Private Sydney Donald Scott

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9 Battalion, East Surrey Regiment

Pte Scott of A Company is commemorated on the Loos Memorial.

Faces of the First World War
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Owner: IWM Collections
Source: Flickr Commons
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    • 15/May/2012 10:42:05

    SCOTT, SYDNEY DONALD Rank:Private Service No:1550 Date of Death:26/09/1915 Age:20 Regiment/Service:East Surrey Regiment 9th Bn. Panel ReferencePanel 65 to 67. MemorialLOOS MEMORIAL Additional Information: Son of Edward James Scott, of 1, Lettsom St., Camberwell, London.

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    • 15/May/2012 15:58:09

    Entery into France 31/8/15 Presymed dead 26/09/15 Medal entitlement 14-15 Star BWM Vic medal

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    • 16/May/2012 11:11:38

    According to the 1911 Census Sydney was living at 37 Sansom Street, Camberwell, London with his father and three sisters. He was working as a waiter the same as his father.

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    Gary Donaldson

    • 16/May/2012 15:30:06

    9th(Service) Battalion East Surreys only arrived at Boulogne on 1 Sep 1915. The Battalion was formed at Kingston-upon-Thames in September 1914 as part of the third draft of Kitchener volunteers and was attached to 72nd Brigade in 24th Division. They were initially in billets in Worthing and then in April 1915 trained at Shoreham, before moving to Blackdown Camp near Aldershot to complete their battle training in June 1915. The Battle of Loos commenced on 25th September 1915 At 11.00am on 26th September 1915 the remainder of the British attacking units moved forward from the Bois Hugo area towards the German second line. They had had little rest, and for many no food or water since the day before. The various orders to deploy battalions piecemeal, together with the defence against counterattacks, had reduced what was intended to be an attack by 24 battalions to just 6. The four battalions of 72nd Brigade advanced over open ground, starting some 1000 yards West of the La Bassee road, and were in such good order that they had the apparent effect of reinvigorating 63rd Brigade on their right. However, once again men of this Brigade lost direction and moved towards the summit of Hill 70, taking them directly across enfilading fire from Chalet Wood and Bois Hugo, both places that they should have been approaching frontally. The advance of 72nd Brigade, composed of 8/Royal West Kents and 9/East Surreys, together with half of 2/Welch, came under severe enfilade and frontal fire which included point-blank artillery. These units also reported British shellfire falling amongst them. 8/Buffs, 8/Queen's, 11/Essex and 9/Suffolks were also pushed into this murderous area. (The first three named all lost their Commanding Officers, killed in action here). Only a thin line reached the virtually undamaged German wire at about 1.00pm. All attempts to cut the wire failed with heavy casualties, and the remaining men took cover in the long grass. At a shouted order to retire, men withdrew - many being hit by machine-gun fire as they did so. Those who did not retire were killed or captured. 22 officers and 455 men of the 9th East Surreys were killed, wounded captured or reported missing in this attack.//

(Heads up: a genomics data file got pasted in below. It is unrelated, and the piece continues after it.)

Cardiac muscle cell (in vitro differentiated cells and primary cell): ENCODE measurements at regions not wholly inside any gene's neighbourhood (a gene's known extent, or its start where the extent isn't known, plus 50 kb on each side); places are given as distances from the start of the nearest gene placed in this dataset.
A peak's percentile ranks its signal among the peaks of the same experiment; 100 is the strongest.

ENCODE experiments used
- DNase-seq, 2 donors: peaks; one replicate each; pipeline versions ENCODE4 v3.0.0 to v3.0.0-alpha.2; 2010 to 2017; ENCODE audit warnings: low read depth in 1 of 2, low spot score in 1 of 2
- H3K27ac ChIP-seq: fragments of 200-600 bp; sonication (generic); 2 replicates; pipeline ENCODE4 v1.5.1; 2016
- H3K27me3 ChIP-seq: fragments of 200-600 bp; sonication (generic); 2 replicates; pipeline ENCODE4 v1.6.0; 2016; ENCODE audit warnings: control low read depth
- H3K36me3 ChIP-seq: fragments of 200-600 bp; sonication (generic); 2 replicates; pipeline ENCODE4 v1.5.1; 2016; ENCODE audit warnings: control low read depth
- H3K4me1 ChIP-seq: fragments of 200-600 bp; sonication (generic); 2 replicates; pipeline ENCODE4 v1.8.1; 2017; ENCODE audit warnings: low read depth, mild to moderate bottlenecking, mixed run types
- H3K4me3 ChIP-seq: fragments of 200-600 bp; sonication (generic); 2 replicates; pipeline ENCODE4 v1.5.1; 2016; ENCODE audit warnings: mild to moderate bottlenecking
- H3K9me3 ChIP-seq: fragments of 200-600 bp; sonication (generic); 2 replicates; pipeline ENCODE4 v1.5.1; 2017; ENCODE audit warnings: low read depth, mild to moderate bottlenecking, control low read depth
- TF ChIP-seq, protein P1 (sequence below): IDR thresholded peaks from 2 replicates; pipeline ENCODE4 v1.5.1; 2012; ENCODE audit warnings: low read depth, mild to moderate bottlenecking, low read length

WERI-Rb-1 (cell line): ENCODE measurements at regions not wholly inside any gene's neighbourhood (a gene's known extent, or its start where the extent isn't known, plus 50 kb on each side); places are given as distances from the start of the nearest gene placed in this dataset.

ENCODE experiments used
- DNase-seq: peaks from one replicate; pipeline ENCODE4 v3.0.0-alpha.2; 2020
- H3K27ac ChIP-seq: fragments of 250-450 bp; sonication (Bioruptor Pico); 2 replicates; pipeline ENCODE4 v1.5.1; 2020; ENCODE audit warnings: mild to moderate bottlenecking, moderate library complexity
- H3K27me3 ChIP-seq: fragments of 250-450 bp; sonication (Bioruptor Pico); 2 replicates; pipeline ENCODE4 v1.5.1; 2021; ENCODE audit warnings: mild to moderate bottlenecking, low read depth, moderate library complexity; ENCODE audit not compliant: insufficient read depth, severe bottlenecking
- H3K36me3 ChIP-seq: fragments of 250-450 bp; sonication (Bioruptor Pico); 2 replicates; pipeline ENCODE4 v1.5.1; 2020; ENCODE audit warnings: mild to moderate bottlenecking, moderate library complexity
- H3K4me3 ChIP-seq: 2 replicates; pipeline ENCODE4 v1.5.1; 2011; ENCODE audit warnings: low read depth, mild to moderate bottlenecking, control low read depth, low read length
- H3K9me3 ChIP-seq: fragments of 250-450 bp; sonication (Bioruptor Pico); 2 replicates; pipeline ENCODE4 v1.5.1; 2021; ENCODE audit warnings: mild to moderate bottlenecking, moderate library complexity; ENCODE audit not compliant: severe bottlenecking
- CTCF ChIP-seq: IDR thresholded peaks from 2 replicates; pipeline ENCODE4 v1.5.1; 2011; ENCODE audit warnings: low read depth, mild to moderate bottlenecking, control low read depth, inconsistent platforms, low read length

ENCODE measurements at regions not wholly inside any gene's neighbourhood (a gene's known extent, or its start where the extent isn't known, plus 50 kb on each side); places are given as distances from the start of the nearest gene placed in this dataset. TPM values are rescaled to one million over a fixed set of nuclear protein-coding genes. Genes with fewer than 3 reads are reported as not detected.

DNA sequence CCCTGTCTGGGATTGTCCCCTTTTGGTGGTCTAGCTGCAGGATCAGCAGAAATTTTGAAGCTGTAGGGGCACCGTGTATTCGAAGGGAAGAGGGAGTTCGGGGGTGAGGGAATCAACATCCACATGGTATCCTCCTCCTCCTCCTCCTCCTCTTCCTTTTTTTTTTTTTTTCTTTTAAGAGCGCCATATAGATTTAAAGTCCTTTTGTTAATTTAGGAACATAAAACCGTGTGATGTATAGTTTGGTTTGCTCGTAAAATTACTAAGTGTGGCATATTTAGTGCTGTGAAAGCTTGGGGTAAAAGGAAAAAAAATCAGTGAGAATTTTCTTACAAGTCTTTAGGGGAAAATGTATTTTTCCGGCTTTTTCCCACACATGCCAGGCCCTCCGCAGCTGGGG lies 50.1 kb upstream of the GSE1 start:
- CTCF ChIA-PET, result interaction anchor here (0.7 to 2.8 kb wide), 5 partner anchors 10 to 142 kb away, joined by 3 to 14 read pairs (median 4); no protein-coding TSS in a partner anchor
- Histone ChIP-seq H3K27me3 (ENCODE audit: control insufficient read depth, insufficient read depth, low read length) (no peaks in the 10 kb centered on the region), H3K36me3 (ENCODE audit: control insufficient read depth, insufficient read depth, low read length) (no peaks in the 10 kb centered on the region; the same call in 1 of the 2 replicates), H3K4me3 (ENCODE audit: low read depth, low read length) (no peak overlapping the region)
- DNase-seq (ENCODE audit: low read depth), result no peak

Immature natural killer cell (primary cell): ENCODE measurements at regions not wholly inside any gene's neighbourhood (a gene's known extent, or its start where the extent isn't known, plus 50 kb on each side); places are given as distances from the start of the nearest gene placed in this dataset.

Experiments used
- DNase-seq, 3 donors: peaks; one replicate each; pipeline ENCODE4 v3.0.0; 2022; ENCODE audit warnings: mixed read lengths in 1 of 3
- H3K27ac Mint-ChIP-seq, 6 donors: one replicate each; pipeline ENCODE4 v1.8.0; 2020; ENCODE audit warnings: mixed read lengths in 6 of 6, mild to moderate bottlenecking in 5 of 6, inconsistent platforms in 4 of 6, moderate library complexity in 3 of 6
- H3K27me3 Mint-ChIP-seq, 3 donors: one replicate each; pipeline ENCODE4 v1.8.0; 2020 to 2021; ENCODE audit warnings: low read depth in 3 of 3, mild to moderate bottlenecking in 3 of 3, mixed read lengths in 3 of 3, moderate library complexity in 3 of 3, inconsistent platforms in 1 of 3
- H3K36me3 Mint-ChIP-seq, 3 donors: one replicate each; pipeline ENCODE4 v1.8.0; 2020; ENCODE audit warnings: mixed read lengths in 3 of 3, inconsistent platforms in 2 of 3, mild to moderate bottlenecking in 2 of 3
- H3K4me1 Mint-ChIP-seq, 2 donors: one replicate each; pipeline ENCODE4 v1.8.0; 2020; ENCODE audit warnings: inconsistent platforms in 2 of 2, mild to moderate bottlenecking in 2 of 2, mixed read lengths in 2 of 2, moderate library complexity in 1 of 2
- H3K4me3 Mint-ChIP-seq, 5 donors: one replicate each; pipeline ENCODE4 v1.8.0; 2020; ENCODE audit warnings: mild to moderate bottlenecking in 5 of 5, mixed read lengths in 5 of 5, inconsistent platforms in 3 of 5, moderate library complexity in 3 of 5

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    • 20/Oct/2014 09:31:56

    Help piece together the Life Stories of more than 8 million men and women who made a contribution during the First World War at